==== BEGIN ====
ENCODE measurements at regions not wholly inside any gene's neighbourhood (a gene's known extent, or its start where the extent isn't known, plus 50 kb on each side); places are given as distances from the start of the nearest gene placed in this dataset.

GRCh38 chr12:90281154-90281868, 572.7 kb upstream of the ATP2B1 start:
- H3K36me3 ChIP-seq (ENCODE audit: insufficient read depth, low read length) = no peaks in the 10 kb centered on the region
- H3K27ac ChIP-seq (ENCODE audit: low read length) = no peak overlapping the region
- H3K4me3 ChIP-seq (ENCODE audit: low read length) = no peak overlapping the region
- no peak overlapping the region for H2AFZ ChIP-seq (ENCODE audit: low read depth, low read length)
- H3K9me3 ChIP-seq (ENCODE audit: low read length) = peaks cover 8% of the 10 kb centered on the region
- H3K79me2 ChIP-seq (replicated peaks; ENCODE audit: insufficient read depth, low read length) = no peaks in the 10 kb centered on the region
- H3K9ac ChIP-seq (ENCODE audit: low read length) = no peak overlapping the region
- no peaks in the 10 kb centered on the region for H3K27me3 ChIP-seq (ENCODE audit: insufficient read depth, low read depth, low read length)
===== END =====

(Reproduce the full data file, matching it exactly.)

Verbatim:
ENCODE measurements at regions not wholly inside any gene's neighbourhood (a gene's known extent, or its start where the extent isn't known, plus 50 kb on each side); places are given as distances from the start of the nearest gene placed in this dataset.

GRCh38 chr12:90281154-90281868, 572.7 kb upstream of the ATP2B1 start:
- H3K36me3 ChIP-seq (ENCODE audit: insufficient read depth, low read length) = no peaks in the 10 kb centered on the region
- H3K27ac ChIP-seq (ENCODE audit: low read length) = no peak overlapping the region
- H3K4me3 ChIP-seq (ENCODE audit: low read length) = no peak overlapping the region
- no peak overlapping the region for H2AFZ ChIP-seq (ENCODE audit: low read depth, low read length)
- H3K9me3 ChIP-seq (ENCODE audit: low read length) = peaks cover 8% of the 10 kb centered on the region
- H3K79me2 ChIP-seq (replicated peaks; ENCODE audit: insufficient read depth, low read length) = no peaks in the 10 kb centered on the region
- H3K9ac ChIP-seq (ENCODE audit: low read length) = no peak overlapping the region
- no peaks in the 10 kb centered on the region for H3K27me3 ChIP-seq (ENCODE audit: insufficient read depth, low read depth, low read length)